Hastings & St Leonards
London Road, St Leonards
One of St Leonards’ earliest pubs, designed by architect Walter Inskip, the St Leonard, formerly the Warrior’s Gate, opened in 1833 when it was occupied by George Hyland. The original building included hotel accommodation and was much larger than the current pub.
In 1839 the Adelaide Lodge of the Oddfellows was established here, with 450 members and average annual receipts of £700. In the Lodge Room, each member paid a joining fee of between 5s and 20s [25p–£1] according to age and drew sickness benefit of 12s [60p] a week for up to a year, with a free local doctor. The lodge also paid death benefits of £12 and £6 on the death of a wife. It was described as ‘one of the most secure investments among the Friendly Societies in the country’. In a typical initiation ceremony, a new member was blindfolded and taken to the lodge room. His proposer and seconder knocked three times and gave a password to a doorkeeper. A member then shook his hand and asked if he had joined of his own free will. A declaration of principles was read aloud, a litany was chanted and a long clay pipe, a symbol of purity, friendship and peace, was handed to him. With his right hand he pressed the clay pipe to his heart and snapped it with both hands. An oath of secrecy was read out which he repeated. The blindfold was then removed to reveal the chairman in regalia standing on a dais before an altar. All present formed a chain and danced around him singing Auld Lang Syne, which was followed by a welcome speech and drinks all round.
Every Whitsun hundreds of members celebrated with a grand parade. This started at the pub and complete with banners and bands marched to White Rock, where they joined other branches from pubs such as the Anchor, the Crown and the Swan. The day ended with eating and dancing, usually to the music of the St Leonards Quadrille Band, which included Thomas Brett playing guitar and Tom Reed, a ‘hard handed violinist and untiring fiddler’. A typical ‘soiree’ held in 1860 was attended by 120 Oddfellows who had an ‘excellent tea’ at 4 pm followed by dancing ‘with other amusements until the following morning’.
For several years in the 19th century the Oddfellows Lodge secretary was Thomas Brandon Brett (1816–1906). Brett was a renowned figure in the St Leonards community. Apart from his role as lodge secretary he was also the proprietor, printer and journalist of the St Leonards (& Hastings) Gazette and a noted local historian.
As a dancing master he also taught the Oddfellows to dance and there are accounts of him giving lessons, in particular, on how to dance the quadrille, to which he supplied the music with the St Leonards Quadrille Band.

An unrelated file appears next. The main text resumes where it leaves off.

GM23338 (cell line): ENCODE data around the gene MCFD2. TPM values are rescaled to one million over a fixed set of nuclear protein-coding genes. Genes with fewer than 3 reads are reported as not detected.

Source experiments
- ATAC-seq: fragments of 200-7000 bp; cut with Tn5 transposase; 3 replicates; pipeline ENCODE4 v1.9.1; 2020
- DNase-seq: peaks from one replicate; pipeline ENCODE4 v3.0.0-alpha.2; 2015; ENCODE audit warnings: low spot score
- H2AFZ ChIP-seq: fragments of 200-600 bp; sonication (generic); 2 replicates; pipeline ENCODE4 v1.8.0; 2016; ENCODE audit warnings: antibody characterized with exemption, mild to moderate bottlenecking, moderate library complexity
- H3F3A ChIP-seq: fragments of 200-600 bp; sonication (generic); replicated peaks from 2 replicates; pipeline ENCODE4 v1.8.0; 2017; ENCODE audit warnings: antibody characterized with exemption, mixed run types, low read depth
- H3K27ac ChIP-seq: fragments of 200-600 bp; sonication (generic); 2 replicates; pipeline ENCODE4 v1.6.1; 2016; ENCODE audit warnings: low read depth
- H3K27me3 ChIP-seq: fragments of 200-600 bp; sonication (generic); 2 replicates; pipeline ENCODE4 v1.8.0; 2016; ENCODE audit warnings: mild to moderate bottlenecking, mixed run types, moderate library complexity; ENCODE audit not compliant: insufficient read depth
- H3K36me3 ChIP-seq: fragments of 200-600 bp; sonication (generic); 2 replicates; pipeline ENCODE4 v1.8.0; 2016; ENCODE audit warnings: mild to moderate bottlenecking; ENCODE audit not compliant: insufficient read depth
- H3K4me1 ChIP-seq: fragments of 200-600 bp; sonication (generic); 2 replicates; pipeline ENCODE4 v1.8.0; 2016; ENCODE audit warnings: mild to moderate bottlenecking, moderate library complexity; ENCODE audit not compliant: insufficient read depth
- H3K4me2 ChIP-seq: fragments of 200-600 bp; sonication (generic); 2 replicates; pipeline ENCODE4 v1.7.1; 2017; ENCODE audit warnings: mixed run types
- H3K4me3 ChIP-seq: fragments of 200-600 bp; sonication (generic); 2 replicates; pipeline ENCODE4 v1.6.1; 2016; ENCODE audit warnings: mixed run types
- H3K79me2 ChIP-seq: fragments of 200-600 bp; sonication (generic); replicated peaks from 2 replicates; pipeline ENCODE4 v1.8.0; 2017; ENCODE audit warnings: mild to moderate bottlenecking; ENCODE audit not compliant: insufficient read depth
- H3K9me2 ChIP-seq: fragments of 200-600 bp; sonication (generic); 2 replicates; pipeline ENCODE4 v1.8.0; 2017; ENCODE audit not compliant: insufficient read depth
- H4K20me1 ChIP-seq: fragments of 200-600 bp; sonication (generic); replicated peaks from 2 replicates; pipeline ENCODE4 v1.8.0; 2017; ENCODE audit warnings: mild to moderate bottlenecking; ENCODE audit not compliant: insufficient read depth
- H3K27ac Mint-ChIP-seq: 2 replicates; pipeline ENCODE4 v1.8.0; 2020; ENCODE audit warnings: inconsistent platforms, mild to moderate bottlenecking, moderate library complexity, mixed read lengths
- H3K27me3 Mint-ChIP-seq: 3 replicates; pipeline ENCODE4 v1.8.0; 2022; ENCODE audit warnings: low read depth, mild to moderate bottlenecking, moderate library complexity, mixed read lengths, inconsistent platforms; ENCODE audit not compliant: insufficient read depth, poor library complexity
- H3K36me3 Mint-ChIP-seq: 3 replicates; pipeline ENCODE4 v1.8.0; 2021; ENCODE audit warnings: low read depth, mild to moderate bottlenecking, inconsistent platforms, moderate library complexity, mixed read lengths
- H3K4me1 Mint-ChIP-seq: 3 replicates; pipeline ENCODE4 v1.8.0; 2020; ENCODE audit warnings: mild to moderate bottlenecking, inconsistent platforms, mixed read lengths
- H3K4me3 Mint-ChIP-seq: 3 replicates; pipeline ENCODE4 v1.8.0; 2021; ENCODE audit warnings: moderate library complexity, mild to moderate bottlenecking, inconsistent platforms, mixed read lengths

In 1917 the building was reduced in size and partly converted into shops and flats. The pub was then located at the junction of Norman Road and London Road.
Thomas Brandon Brett
The Warrior’s Gate was one of five pubs bombed in 1943. The pub burst into flames, trapping and killing a number of people in the basement. The landlord, his wife and a customer were rescued. The pub was totally destroyed by the bombing and the brewers applied to erect wooden huts as a temporary measure. They were opposed by the council on the basis that this might hold up post war town planning. “If we allow this”, a spokesman said, “we would soon have a town of wooden shacks”.
Looking up Norman Road with Warrior’s Gate bombsite 1st right
London Road c1900 with Warrior’s Gate 1st corner on the left
Warrior’s Gate, demolished on the corner, viewed from Norman Road
In the 1970s, darts champion Denny Gower became landlord. He captained the Warrior’s Gate darts team into the finals of the Vernon’s Treble Top in 1976, and in the following year he achieved two world records. One was for playing three games of 301 in the amazing time of 2 minutes 9 seconds, which required each game to be played in 40 seconds—the average time most players take to decide what to aim for(!) and the second record was for an ‘arm’s length round-
The new Warrior’s Gate c1960 Hodges
The pub was rebuilt in 1950 on the corner of Shepherd Street, and the post office now stands on the original site.
Denny Gower 1979 Patrick Chaplin
St Leonard 2013 Russell
St Leonard interior
According to local historian John Prothero the pub’s first name was Warhouse Gate, after a lime kiln that originally stood on the site. It kept this name for seven years until 1840, when it was changed to Warrior’s Gate, the name of a planned Regency housing estate designed by architect Lewis Vulliamy in 1843, on the site of what is now Warrior Square. However, Vulliamy’s plan never came to fruition.
Before the First World War it was known as the Warrior’s Gate and London Distillery. Its last two pub signs referred to the Norman invasion, as portrayed on a section of the Bayeux Tapestry. In 1950 the sign was included in Whitbread’s collection of miniature inn signs.
The Warrior’s Gate closed in 2006 and reopened as St Leonard in 2012. In its first five years it has recreated itself as a studio promoting the work of the St Leonards artistic community it now represents.